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New playground equipment installed in memory of Wester
Brandon Westers family gathered at Fennimore Elementary School in early July to start construction on new playground equipment donated by Brandons parents, Pat and Al Wester. - photo by Contributed photo

The Fennimore School District received a donation of new playground equipment for the Elementary School playground  this summer in memory of former student Brandon Wester, 19, who passed away on Aug. 30, 2012 from Juvenile Huntington’s Disease.

Juvenile Huntington’s

Brandon was taken in as a foster child by Pat and Al Wester of Boscobel, and then later adopted. When the Westers adopted Brandon, they were made aware that his birth father had Huntington’s disease and when Brandon became an adult they would face telling him he had a 50-50 chance of carrying the Huntington’s gene.

“What we did not know was that there was the rare Juvenile Huntington’s Disease and that he would have onset at a very early age and we would watch the child we loved suffer for years,” Pat said.

Brandon was nine years old when he was first diagnosed with Juvenile Huntington’s Disease (JHD).

JHD has some of the same characteristics as Alzheimer’s, Parkinson’s and Multiple Sclerosis, as they share some of the same symptoms. JHD is a hereditary brain disorder with devastating effects on both mind and body. Brandon was considered to have JHD because he developed signs and symptoms before he was 20 years old.

Typical symptoms of JHD in children under the age of 10 include: rigidity, clumsiness and frequent falls, behavioral/personality changes, difficulty speaking, stiffness, choking and many others.

Currently, there is no cure or treatment to stop, slow or reverse the progression of JHD.

Playground equipment donation

Pat and Al discussed with both Fennimore Community Schools District Administrator Jamie Nutter and Brandon’s physical therapists from Grant Regional Health Center in Lancaster ideas for a memorial for Brandon. Donating the playground equipment seemed like the best option.

“We wanted to honor Brandon’s memory by keeping his enduring spirit alive and bring awareness to JHD,” said Pat.

After talking to Nutter and Brandon’s therapists, Tami Griswold, Inez Martin, Katie Osterhaus and Cory Weydert, they came up with what playground equipment they wanted to donate.

They wanted to make sure what they donated would be able to be used by all children but would also allow those with special needs to play with their peers and gain coordination skills at the same time.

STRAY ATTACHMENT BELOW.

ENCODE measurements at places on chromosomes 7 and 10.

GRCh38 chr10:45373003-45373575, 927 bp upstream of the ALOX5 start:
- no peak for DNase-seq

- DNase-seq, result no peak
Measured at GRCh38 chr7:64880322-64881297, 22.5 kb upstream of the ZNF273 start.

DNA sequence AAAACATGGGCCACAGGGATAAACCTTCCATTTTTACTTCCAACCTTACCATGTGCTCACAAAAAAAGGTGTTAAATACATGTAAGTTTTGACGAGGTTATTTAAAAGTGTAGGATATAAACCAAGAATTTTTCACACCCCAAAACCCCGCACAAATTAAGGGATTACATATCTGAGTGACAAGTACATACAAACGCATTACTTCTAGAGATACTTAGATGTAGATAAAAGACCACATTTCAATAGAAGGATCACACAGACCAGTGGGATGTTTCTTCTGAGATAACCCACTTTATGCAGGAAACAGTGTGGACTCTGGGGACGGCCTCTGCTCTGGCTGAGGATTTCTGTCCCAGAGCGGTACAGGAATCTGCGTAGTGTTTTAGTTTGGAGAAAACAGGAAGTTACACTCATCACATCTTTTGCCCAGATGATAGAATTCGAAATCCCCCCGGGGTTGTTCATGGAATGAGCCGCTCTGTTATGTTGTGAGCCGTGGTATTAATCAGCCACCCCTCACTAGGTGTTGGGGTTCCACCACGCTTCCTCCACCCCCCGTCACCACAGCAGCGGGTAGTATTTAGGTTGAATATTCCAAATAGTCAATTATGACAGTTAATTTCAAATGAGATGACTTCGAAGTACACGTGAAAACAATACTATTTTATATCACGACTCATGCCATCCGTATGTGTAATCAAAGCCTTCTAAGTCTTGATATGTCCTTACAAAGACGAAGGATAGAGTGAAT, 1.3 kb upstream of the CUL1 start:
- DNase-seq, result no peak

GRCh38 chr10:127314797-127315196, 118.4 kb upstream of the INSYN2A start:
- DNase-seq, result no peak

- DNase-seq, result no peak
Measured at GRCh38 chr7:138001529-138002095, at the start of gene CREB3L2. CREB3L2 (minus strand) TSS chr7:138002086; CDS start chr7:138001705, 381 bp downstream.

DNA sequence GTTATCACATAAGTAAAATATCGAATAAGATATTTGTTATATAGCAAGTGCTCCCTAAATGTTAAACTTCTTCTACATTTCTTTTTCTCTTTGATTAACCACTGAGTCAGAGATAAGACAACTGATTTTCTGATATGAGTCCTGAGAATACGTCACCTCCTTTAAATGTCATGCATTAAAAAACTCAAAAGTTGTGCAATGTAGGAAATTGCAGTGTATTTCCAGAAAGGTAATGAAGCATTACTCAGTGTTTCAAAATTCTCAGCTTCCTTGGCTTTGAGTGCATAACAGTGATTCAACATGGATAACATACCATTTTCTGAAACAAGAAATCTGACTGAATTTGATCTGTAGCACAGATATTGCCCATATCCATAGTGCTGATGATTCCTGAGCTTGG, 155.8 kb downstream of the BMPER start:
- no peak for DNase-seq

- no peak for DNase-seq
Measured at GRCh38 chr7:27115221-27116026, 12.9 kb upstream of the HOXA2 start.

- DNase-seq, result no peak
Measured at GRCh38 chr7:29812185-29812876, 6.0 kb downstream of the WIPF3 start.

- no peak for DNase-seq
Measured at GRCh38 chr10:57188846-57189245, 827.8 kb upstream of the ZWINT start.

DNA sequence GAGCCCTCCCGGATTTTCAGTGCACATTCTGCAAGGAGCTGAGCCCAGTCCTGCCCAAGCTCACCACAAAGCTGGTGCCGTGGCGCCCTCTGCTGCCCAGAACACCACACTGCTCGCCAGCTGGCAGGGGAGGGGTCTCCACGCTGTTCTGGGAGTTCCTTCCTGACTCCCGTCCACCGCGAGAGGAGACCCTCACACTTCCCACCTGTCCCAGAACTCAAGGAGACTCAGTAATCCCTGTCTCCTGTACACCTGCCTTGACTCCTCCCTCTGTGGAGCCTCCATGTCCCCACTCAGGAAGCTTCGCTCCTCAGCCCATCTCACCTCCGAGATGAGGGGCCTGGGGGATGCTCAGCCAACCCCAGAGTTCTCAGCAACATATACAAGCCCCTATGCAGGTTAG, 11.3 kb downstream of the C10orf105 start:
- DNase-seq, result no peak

“The equipment can also be utilized by therapists treating children during the school day,” said Pat.

After Fennimore maintenance staff members Bill Richter and Rick Staskal did the preparation at the Fennimore Elementary School playground, it was time for the final setting up of the playground pieces. Many family and friends of Brandon’s volunteered their time and tools to help construct the equipment.

“I thought the playground equipment was a great idea because even with all the struggles Brandon went through with his disease, he was always persistent about coming to school,” Nutter said.

There is also a sign being placed at the school playground honoring Brandon’s Memorial Equipment, which will help everyone remember how important it is to keep pursuing for a cure for Juvenile Huntington’s.

Student Council lends hand

The parents of Brandon however, were not the only ones determined to find a way to honor him in the school district.

On Jan. 18, the Fennimore Student Council held a fundraiser during a boys basketball game to help raise money toward a bench to be placed outside of the middle/high school and to donate to Grant County Hospice, who came and helped with Brandon.

The student council was able to raise enough money to donate $1,000 dollars to the Grant County Hospice in February and have their bench made in honor of Brandon.

The bench was placed outside Fennimore  Middle/High School on Aug. 12.

Fond Memories

Even a year after Brandon has passed away, everyone has memories of Brandon that they will never soon forget.

However, when Nutter thinks of Brandon he will always remember his persistence in school.

Nutter says his fondest memory of Brandon was on his graduation day. Brandon was having a hard time keeping his cap on during the ceremony, but Brandon was determined to keep it on even though he was told it was OK to take it off.